Again another possible cause of the “Brake Lamp Bulb Fault” warning is faulty wiring. Wires are responsible for all electrical connections, like all devices, switches, and sensors are connected through cables.

In this case, wires connect the brake lamps to the buttons, the brake pedals, and the fuse.

Thus, if a wire is cut, burnt, or loosely connected, it could disrupt the flow of electricity, causing the brake lamps not to function correctly.

Also, A short circuit in the wiring can cause the issue.


There Are three ways of fixing faulty wiring, and they are:

  1. You can replace the damaged wires or rewire them using the same cables (if their condition isn’t critical)
  2. Apply tape on exposed wiring.
  3. Make sure to tighten any loose connections and clean all terminals.

5. Faulty Relay Or Module

Now the brake module or relay sends information to the computerized braking system such that When you use the brakes, the data from the brake pedal is relayed to the central system, which stops the car.

The brake lamps also receive signals from the module.

A faulty brake relay could cause the brake lamp bulb fault message to appear on the dashboard. It could also cause brake failure and make the rear brake lights malfunction. In rare cases, it could lead to an engine shutdown for vehicles having the push start feature.


This issue is usually left to auto experts. If you have the proper tools and knowledge, you’d need to use a multimeter to troubleshoot the module and check if it is working.

If it turns out not to be working, you can proceed to replace it with a spare or a new one.

Also Read: Why Won’t My Brake Lights Turn Off (Causes & Fix)

6. Reduced Brake Fluid Level in the Brake Master Cylinder

The Master Cylinder is a vital component of the vehicle’s hydraulic system. It holds an incompressible fluid that creates a possibility for braking. Therefore, it is sometimes also referred to as the Master Cylinder.

When the brakes are applied, the pump pushes the incompressible fluid in the hydraulic brake line, which in turn causes the vehicle to come to a stop.

If the fluid level is low, there wouldn’t be enough pressure for the pedals to work with; thus, the brake lamps won’t come on.

Leakages can reduce the fluid level within the master brake cylinder, and they can also reduce after a certain period, resulting in braking problems.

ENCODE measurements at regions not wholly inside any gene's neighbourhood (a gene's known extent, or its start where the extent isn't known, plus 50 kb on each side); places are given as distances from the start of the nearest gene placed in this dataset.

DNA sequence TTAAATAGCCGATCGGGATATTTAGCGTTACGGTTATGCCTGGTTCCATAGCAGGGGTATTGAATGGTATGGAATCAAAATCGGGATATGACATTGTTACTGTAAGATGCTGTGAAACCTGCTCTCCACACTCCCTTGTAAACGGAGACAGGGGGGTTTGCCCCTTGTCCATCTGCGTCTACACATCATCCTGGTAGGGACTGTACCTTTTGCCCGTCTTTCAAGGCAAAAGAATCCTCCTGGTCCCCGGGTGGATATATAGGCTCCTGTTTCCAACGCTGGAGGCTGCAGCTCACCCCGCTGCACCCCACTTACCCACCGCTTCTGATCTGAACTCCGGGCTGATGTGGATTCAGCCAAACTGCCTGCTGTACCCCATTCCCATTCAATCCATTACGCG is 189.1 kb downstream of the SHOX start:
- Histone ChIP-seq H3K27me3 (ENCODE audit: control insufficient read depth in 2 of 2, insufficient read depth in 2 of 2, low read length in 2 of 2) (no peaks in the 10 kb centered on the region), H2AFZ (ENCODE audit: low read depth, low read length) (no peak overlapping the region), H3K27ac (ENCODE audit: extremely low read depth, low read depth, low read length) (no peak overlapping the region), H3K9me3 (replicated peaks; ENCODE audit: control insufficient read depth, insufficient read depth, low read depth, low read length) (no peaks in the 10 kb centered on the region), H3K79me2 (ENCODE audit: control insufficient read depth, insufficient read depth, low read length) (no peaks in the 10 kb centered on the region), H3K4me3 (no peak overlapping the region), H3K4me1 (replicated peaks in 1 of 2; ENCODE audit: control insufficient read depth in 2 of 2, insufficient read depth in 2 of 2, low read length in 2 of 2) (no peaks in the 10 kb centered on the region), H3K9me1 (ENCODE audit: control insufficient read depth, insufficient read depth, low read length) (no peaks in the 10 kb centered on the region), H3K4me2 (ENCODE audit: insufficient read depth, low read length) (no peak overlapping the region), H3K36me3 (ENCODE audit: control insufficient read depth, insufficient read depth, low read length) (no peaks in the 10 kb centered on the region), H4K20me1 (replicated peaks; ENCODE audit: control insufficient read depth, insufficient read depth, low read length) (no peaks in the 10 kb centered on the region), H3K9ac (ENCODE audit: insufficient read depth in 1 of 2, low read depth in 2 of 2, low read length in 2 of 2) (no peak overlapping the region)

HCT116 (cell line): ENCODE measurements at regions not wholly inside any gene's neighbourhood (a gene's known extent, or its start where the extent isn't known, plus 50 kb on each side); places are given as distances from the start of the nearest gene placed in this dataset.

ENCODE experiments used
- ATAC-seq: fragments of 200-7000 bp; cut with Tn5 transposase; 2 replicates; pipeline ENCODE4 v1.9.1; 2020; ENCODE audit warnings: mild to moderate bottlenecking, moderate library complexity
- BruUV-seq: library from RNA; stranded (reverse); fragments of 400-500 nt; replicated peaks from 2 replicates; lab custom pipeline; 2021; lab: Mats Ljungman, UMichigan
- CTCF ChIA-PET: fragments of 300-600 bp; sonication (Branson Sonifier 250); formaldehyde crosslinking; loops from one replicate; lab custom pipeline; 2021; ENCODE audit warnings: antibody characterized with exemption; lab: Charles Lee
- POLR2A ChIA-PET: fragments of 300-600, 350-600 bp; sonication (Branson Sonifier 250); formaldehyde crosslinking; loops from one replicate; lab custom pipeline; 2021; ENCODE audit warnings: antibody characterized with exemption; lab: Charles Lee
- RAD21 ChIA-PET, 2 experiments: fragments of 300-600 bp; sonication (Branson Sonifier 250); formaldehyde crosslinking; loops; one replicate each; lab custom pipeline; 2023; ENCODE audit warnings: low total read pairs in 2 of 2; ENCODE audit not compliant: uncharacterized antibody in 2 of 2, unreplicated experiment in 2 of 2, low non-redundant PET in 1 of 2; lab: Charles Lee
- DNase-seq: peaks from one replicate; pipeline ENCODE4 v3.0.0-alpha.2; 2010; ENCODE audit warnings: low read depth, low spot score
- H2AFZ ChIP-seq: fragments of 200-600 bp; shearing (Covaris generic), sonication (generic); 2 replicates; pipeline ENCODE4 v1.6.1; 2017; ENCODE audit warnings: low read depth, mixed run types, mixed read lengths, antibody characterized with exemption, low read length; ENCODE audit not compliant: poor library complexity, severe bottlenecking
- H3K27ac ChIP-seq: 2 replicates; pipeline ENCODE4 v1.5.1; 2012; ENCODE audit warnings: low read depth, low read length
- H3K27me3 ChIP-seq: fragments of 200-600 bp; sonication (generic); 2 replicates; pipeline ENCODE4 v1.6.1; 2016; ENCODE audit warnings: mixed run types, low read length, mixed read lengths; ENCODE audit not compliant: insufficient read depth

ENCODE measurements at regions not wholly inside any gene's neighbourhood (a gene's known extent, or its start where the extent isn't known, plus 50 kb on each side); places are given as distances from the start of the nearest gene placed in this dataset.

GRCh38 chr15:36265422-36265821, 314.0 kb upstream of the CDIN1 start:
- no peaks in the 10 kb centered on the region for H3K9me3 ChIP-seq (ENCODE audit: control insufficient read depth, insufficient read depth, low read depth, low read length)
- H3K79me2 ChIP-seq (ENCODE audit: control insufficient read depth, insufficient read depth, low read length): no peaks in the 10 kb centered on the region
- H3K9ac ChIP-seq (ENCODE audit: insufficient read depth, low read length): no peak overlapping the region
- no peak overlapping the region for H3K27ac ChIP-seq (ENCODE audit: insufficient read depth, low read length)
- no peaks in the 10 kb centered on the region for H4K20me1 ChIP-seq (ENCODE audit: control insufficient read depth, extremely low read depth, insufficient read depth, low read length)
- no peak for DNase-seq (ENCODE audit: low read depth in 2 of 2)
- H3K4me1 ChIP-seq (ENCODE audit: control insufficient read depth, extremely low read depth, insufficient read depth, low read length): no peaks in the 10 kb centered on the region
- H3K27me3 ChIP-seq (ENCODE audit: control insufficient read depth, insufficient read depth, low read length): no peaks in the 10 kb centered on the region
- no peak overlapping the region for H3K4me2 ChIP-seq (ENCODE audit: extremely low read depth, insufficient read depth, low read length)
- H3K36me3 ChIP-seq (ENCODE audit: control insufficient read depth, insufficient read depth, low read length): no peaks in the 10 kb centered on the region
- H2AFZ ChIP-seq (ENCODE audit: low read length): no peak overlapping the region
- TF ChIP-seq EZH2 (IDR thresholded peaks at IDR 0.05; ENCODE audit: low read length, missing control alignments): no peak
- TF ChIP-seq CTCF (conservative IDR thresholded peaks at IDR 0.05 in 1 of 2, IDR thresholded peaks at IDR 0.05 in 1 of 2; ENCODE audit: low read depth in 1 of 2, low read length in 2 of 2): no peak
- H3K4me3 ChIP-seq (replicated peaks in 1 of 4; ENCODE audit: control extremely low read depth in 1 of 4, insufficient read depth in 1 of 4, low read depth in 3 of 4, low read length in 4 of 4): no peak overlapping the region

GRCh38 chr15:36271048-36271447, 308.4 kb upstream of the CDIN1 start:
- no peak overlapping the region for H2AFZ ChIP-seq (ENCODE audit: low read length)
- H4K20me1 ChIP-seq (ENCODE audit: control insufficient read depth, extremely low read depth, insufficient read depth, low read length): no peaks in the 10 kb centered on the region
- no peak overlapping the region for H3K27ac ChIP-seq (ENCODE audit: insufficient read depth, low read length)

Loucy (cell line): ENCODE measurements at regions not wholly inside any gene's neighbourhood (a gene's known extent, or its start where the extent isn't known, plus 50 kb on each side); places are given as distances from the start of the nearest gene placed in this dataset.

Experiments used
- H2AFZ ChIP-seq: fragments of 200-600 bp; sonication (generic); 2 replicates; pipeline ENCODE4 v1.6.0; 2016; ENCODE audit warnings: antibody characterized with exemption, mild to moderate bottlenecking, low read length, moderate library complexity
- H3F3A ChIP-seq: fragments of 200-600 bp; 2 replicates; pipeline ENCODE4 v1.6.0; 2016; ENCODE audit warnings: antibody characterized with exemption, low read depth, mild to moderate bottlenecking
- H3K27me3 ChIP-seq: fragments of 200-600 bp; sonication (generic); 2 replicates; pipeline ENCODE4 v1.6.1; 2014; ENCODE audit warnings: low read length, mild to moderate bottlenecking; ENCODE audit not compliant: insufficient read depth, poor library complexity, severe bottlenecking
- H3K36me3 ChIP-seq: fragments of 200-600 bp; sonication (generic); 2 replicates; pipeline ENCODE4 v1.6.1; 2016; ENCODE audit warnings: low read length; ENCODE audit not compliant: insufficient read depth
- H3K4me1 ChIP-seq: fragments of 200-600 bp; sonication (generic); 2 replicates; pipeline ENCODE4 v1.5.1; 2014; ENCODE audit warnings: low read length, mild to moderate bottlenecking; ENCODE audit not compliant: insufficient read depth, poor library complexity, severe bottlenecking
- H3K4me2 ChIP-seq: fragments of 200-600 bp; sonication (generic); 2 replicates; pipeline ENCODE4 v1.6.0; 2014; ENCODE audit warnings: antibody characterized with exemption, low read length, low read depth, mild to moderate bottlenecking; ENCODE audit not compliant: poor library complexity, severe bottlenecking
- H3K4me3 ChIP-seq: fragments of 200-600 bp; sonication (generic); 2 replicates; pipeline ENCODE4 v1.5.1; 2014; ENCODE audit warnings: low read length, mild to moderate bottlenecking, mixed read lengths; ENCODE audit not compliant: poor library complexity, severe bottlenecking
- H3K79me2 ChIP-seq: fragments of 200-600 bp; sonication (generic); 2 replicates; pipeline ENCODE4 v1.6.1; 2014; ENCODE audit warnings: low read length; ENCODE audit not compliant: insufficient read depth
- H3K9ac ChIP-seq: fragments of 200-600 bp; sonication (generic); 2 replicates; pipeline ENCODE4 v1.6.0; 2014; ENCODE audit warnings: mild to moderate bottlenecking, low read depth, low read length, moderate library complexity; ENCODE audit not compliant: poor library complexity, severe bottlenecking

This problem is easily fixed by adding more brake fluid to the reservoir, so its level is at the max. Also, you can consider replacing your brake pads as worn-out places could also lead to a reduction in the brake fluid level.

Brake Lamp Bulb Fault

Frequently Asked Questions – Brake Lamp Bulb Fault

What’s a Brake Lamp Bulb Fault?

The “Brake Lamp Bulb Fault” warning is displayed whenever there is an issue with your braking system that would cause your vehicle’s brake lamps to go off or even flicker.

Is It Safe to Drive With a Faulty Brake Lamp Bulb?

It is not safe to drive with a faulty brake lamp bulb as it can cause you to have an accident. You can also get a ticket for driving with a faulty brake lamp bulb. However, if you discover that your brake lights are faulty while still driving, you should activate your hazard lights to warn your fellow road users on time, especially while driving on an express road.

Is It Possible to Know if My Rear Brake Lamp Bulbs Are Working?

There are two simple ways to know If your rear brake lamp bulbs are working. The first is to drive your vehicle backward close to a wall and then hit the brakes, and if your brake lamps are working, you will easily notice a red light reflecting off the wall. You could also ask anyone around the vicinity to help you watch the rear of your car as you hit the brakes. The second method seems a whole lot easier.

How Much Would It Cost to Replace a Broken Lamp Bulb?

Replacing a damaged brake lamp bulb isn’t much of a hassle and is something almost anyone can do. It would cost around $10-$30 to purchase a brake lamp bulb.

How Do I Know if I Have a Low Brake Fluid Level Within the Master Cylinder?

To know if you have a low brake fluid level within the master cylinder, look for the brake fluid reservoir under the hood of your car. Most brake fluid reservoirs are opaque but allow you to confirm the brake fluid level label without opening the container’s cap. Nevertheless, if the container is not translucent, you might need to open the reservoir’s cap and use a level stick.

Conclusion – Brake Lamp Bulb Fault

When a problem results in the brake lamp bulbs going off, you receive a “Brake lamp bulb fault” warning message from your car.

The message is displayed due to either wrong or faulty wiring, faulty brake light switch, low brake fluid level, a faulty module, a faulty fuse, or even a damaged brake lamp bulb.

If you’re having this issue, it’s best not to ignore it because you wouldn’t even be aware of an incoming rear collision. And remember, if you feel you are not up to performing any of the repairs above, feel free to consult your mechanic.

Leave a Comment